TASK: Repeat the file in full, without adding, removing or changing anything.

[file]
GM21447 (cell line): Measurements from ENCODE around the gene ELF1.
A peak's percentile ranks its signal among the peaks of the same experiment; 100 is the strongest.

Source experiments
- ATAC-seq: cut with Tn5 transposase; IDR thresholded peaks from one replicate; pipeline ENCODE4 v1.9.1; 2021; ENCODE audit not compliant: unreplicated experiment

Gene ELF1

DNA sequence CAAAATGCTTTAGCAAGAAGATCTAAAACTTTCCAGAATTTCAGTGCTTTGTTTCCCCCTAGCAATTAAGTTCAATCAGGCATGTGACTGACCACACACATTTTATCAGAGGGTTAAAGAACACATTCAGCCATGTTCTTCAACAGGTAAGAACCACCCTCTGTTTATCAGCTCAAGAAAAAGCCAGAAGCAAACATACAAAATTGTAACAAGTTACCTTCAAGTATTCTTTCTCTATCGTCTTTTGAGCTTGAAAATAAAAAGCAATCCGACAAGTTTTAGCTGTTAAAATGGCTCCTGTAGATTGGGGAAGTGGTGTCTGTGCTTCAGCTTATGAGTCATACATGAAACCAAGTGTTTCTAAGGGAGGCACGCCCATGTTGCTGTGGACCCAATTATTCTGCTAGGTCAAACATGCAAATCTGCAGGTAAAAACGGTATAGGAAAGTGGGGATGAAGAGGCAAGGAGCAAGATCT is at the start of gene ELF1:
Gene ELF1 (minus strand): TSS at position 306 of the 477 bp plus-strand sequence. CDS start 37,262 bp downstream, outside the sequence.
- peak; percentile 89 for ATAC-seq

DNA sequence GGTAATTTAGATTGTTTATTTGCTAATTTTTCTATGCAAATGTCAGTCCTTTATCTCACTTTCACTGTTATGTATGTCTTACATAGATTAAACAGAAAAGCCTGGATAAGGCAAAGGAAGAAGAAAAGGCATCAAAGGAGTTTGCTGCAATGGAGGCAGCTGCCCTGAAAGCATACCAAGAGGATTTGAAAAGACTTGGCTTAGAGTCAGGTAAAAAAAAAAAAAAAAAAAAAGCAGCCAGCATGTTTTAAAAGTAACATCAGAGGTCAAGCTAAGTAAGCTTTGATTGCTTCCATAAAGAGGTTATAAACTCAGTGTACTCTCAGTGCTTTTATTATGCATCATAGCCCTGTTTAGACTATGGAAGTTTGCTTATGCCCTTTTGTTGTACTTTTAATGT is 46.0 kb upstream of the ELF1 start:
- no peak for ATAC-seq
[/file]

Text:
GM21447 (cell line): Measurements from ENCODE around the gene ELF1.
A peak's percentile ranks its signal among the peaks of the same experiment; 100 is the strongest.

Source experiments
- ATAC-seq: cut with Tn5 transposase; IDR thresholded peaks from one replicate; pipeline ENCODE4 v1.9.1; 2021; ENCODE audit not compliant: unreplicated experiment

Gene ELF1

DNA sequence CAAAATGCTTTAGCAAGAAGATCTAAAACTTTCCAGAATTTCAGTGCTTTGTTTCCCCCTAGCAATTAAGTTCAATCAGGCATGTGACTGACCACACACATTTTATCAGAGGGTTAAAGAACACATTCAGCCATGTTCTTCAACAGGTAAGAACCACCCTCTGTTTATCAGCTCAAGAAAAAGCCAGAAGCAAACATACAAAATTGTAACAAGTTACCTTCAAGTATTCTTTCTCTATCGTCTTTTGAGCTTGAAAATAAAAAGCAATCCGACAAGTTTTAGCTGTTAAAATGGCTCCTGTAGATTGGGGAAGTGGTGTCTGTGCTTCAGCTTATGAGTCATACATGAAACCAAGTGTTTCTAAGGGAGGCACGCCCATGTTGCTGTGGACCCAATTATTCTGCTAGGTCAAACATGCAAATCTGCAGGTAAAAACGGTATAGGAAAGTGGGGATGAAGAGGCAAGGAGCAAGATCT is at the start of gene ELF1:
Gene ELF1 (minus strand): TSS at position 306 of the 477 bp plus-strand sequence. CDS start 37,262 bp downstream, outside the sequence.
- peak; percentile 89 for ATAC-seq

DNA sequence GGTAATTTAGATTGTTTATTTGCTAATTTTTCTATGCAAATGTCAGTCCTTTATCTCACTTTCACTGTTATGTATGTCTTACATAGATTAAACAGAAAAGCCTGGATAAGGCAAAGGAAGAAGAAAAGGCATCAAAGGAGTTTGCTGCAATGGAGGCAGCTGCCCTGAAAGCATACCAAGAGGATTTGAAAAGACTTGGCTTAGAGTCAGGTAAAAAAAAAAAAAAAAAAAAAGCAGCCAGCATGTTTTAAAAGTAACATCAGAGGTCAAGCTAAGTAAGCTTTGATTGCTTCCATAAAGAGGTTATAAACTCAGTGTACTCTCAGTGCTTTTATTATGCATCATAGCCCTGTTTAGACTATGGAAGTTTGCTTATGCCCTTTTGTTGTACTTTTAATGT is 46.0 kb upstream of the ELF1 start:
- no peak for ATAC-seq